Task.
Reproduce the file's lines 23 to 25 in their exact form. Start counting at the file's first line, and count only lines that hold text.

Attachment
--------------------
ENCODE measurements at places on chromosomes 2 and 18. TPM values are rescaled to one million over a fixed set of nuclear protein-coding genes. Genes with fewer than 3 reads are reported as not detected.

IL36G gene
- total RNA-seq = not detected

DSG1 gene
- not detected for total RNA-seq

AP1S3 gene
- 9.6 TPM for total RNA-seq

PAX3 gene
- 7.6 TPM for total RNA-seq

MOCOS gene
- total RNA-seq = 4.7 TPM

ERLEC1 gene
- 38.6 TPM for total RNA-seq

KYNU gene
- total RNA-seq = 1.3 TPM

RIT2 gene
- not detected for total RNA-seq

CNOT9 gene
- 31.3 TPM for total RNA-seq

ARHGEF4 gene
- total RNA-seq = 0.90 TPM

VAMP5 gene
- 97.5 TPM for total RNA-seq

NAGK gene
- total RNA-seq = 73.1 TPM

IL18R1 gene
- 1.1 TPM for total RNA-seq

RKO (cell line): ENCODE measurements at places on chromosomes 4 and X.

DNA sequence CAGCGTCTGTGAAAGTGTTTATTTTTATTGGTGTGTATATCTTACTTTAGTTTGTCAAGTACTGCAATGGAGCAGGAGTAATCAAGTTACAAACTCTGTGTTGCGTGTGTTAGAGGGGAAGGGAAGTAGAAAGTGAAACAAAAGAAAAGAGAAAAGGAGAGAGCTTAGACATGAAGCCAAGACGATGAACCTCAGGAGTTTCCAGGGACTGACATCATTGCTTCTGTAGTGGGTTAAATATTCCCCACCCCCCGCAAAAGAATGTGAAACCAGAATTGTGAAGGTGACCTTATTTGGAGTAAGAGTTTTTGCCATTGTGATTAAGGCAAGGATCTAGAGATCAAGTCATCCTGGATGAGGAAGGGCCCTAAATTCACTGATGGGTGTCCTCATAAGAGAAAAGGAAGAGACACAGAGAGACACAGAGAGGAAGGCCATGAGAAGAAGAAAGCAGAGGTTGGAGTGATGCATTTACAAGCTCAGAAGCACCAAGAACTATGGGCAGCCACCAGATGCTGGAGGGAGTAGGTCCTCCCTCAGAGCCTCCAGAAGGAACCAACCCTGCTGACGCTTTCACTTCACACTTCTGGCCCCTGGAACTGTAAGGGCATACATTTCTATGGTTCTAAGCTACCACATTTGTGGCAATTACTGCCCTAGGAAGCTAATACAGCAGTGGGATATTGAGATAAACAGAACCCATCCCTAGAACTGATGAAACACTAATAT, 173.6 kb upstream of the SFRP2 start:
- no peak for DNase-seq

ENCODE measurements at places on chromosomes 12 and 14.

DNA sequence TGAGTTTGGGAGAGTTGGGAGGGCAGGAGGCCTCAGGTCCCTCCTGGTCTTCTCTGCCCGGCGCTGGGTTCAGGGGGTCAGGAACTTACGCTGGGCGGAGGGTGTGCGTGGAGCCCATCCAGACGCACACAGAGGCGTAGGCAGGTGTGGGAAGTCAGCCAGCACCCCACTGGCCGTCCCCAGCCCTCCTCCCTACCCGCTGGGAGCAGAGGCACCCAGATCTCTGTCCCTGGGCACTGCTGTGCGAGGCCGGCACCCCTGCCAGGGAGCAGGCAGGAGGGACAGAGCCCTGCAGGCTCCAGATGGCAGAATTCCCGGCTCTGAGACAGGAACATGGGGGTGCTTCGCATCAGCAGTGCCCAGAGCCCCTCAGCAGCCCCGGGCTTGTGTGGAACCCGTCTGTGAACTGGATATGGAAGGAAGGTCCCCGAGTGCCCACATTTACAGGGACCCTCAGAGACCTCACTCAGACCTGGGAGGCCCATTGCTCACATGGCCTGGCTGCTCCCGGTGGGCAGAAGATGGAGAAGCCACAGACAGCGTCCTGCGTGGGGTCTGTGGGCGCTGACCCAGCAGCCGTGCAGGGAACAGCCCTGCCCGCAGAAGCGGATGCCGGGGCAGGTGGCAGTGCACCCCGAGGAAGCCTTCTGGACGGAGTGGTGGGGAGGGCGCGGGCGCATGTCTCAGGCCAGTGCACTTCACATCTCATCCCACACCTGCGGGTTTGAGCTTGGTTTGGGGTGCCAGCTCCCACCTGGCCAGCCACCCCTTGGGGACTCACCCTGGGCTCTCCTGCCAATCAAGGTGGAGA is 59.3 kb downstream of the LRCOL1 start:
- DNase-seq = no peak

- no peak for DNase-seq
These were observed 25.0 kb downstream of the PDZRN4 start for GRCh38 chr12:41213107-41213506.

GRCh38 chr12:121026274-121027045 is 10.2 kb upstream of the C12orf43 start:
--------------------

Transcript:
- 97.5 TPM for total RNA-seq

NAGK gene
- total RNA-seq = 73.1 TPM